This tutorial is out of date and no longer maintained.


DigitalOcean is excited to build out a library of beautifully-written tutorials to cover the spectrum of open source topics that would be helpful to linux server users.

We invited authors to write about their topics of expertise with the DigitalOcean “Get Paid to Write Initiative”, and we individually review each article that gets sent in before publication. While we’d love to provide each author with individual feedback on their article, unfortunately, due to time constraints, it’s not always possible.

Instead, we have created a rubric that describes the various criteria that make for a successful article. We aspire that all articles published in the DigitalOcean community should merit a 4 or 5 in every category!

I. Grammar

  1. The article has significant grammar or spelling issues and features a basic or incorrect sentence structure. The author may repeat certain phrases multiple times.
  2. The article has some to many grammar or spelling issues. It is written in a basic or simplistic writing style. There are some stylistic issues in the writing.
  3. The article has very few grammar or spelling issues. The author is able to convey their idea clearly.
  4. The article has no grammar issues.
  5. The grammar of the article is impeccable. The author has a distinctive, engaging writing style.

II. Word Choice

  1. The article has an extremely scarce vocabulary. The words are basic and not descriptive. The article reading experience suffers.
  2. The article has a limited vocabulary. The article does not read well.
  3. The article has an adequate vocabulary.
  4. The article has a varied and interesting word choice. The article is enhanced by the vocabulary.
  5. The article has impeccable word choice.

III. Structure

  1. The article has no structure, no breaks, and no clear logical arrangement of ideas. The article skips required steps and assumes too much of the reader.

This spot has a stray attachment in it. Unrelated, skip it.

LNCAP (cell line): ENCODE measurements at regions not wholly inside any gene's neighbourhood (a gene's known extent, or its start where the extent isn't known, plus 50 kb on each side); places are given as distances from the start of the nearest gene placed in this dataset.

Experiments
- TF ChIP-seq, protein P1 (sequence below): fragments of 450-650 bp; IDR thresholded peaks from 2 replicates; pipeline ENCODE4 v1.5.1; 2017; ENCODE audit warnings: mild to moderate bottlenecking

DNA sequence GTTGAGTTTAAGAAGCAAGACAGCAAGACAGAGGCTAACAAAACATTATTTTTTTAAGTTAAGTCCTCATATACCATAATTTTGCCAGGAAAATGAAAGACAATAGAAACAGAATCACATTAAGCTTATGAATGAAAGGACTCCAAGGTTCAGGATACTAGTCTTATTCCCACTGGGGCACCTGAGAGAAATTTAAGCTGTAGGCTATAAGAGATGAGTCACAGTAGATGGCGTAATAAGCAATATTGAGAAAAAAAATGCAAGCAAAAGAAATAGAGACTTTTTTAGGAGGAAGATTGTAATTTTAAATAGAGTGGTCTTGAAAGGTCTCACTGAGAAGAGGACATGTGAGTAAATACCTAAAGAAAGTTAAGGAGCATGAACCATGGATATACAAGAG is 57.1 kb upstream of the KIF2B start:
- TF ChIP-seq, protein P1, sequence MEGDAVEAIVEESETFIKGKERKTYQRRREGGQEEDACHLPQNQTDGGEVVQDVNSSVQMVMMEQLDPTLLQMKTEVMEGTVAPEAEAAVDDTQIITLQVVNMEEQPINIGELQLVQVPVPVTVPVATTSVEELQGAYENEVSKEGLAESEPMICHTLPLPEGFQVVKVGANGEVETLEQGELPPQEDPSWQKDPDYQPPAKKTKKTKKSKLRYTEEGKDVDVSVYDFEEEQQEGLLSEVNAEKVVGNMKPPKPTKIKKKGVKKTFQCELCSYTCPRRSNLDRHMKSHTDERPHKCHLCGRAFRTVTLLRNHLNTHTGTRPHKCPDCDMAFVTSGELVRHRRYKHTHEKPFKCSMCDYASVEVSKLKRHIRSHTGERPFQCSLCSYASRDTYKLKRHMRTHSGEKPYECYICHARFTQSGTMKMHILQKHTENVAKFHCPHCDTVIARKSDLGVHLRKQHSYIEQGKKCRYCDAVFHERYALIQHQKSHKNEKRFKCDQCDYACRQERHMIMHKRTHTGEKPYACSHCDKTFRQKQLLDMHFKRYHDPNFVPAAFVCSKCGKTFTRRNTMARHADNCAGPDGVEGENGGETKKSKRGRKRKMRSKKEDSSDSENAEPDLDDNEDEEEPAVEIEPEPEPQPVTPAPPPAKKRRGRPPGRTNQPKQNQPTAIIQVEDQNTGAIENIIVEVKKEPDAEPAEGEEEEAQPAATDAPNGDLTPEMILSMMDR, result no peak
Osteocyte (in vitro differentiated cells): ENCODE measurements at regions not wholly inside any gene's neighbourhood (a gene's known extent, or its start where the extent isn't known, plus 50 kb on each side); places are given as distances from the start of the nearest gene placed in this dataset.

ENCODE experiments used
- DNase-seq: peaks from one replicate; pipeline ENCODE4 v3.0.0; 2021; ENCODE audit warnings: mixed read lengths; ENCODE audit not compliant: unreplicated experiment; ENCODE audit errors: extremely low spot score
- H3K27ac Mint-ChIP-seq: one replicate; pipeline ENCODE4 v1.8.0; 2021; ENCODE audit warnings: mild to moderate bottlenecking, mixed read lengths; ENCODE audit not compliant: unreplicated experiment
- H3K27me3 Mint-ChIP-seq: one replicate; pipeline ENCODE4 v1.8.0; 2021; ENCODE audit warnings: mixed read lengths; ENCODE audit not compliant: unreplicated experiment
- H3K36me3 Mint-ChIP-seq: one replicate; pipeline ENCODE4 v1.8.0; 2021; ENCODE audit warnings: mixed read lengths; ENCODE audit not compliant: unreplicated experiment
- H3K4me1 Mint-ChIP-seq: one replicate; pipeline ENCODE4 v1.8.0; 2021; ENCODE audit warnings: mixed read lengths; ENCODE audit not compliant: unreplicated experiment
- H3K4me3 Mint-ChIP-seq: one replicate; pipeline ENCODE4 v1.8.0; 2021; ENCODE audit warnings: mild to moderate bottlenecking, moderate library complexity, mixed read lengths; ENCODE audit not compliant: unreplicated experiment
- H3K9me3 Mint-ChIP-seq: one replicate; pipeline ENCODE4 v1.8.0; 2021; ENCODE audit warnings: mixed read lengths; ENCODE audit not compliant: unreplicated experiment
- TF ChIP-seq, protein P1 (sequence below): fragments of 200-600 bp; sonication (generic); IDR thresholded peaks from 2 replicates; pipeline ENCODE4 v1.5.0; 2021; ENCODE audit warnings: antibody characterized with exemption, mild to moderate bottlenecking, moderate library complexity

2. The article has a structure that has been misapplied. The article may have also grouped together too many commands and changes in one single step.
  3. The article has a clear order of operations. The article may have sections that are too long or short. The article may provide too much or too little explanation.
  4. The article has a sound structure that makes it clear and easy to read.
  5. The article has impeccable structure that actually makes the article easier to complete.

IV. Length

  1. The article is too short. The article does not provide a lot of explanation about each step, and only grazes the subject it is discussing.
  2. The article is on the shorter side. The article covers too narrow a topic or is highly deficient in explanations.
  3. The article has an adequate length. The article covers the topic presented adequately but without any exceptional depth.
  4. The article has a good length. The article covers its topic in detail and provides additional explanation where helpful.
  5. The article has a great length. The explanations are rich and detailed.

V. Readiness for Publication

  1. The article has many typos and does not look like it was proofread. The article is hard to follow due to all of the errors.
  2. The article has many typos and writing issues. It would take a significant amount of work on the part of an editor to correct the issues for and prepare the article for publication.
  3. The article has very few typos and they are clearly incidental. There may be some issues with the formatting.
  4. The article has no typos and very minor issues with formatting.
  5. The article is ready for publication: it has no typos and has perfect formatting.

VI. Technical Accuracy

  1. The article advocates insecure and incorrect practices. The reasoning for recommendations is not sophisticated. Eg: recommending chmod 777 to clear up a permissions issue.
  2. The article advocates insecure practices. The article’s recommendations are not best practice.
  3. The article advocates reasonably secure practices but does not delve deeply into why it recommends what it does, allowing the reader to follow the recommendations blindly.
  4. The article advocates good practices and facilitates the reader’s understanding of why they are helpful.
  5. The article advocates best practices and is informative and conducive to the reader’s understanding of why the author recommended certain steps.

VII. Ease of Check Completion

  1. The article cannot be completed: there are issues with typos in commands, skipped commands, assumptions made about the reader’s knowledge etc. The issues are so deep that the editor cannot easily correct them.
  2. The article cannot be completed: there are issues with typos in commands. Commands are skipped out of negligence. The issues can be corrected by the editor but they are very numerous.
  3. The article has minimal issues and can be completed during the review. There may be one or two spots where the author missed a dependency. Overall the article is good.
  4. The article can be completed easily with no technical issues. There may be a spot where more explanation is needed.
  5. The article can be completed easily and is ready for publication.

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